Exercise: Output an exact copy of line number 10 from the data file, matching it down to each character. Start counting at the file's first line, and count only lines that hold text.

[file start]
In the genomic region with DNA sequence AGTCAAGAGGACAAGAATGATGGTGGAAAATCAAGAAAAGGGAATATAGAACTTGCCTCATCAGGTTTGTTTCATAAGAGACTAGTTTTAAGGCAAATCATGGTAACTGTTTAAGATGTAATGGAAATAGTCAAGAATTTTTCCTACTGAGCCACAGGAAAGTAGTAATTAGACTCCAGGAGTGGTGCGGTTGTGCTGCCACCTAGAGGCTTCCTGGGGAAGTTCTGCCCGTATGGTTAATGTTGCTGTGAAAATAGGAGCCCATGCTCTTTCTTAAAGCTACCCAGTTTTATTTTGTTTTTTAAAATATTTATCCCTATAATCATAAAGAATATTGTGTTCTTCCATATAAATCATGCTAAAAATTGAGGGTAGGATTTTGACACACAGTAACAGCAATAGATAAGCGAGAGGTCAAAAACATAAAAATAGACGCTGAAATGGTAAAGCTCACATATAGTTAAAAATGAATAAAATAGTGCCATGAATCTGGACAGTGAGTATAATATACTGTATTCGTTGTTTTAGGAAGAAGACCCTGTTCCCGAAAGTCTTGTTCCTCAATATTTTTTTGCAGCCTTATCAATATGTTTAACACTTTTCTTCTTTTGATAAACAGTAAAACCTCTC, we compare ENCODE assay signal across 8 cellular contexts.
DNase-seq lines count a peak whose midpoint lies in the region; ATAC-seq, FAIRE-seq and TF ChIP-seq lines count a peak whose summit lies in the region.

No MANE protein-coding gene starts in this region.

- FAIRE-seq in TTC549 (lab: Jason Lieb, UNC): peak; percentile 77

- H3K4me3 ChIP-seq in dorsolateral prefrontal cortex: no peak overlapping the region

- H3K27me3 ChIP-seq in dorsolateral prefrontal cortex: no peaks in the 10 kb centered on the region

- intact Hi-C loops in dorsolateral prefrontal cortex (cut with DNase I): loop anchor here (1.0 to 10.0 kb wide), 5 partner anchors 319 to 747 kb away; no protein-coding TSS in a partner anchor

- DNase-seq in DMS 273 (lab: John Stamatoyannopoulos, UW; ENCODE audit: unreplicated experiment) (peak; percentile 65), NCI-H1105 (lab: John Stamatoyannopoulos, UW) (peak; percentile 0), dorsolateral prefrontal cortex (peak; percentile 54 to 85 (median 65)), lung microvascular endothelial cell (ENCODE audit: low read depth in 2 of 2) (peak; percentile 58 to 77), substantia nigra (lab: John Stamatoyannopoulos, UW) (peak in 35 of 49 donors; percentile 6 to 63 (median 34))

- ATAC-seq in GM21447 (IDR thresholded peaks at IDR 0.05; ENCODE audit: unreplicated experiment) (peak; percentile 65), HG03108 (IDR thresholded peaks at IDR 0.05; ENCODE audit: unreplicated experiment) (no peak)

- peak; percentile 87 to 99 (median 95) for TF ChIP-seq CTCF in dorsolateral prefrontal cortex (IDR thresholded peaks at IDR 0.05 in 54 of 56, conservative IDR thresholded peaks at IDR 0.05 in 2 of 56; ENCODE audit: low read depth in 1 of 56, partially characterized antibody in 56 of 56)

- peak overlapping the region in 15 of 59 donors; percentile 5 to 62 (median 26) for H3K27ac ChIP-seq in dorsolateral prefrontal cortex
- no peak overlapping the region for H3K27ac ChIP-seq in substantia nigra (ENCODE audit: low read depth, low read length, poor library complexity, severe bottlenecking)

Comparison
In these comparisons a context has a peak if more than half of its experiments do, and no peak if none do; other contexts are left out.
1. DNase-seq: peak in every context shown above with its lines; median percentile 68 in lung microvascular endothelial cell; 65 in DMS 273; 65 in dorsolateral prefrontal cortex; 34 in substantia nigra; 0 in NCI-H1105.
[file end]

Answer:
- peak; percentile 87 to 99 (median 95) for TF ChIP-seq CTCF in dorsolateral prefrontal cortex (IDR thresholded peaks at IDR 0.05 in 54 of 56, conservative IDR thresholded peaks at IDR 0.05 in 2 of 56; ENCODE audit: low read depth in 1 of 56, partially characterized antibody in 56 of 56)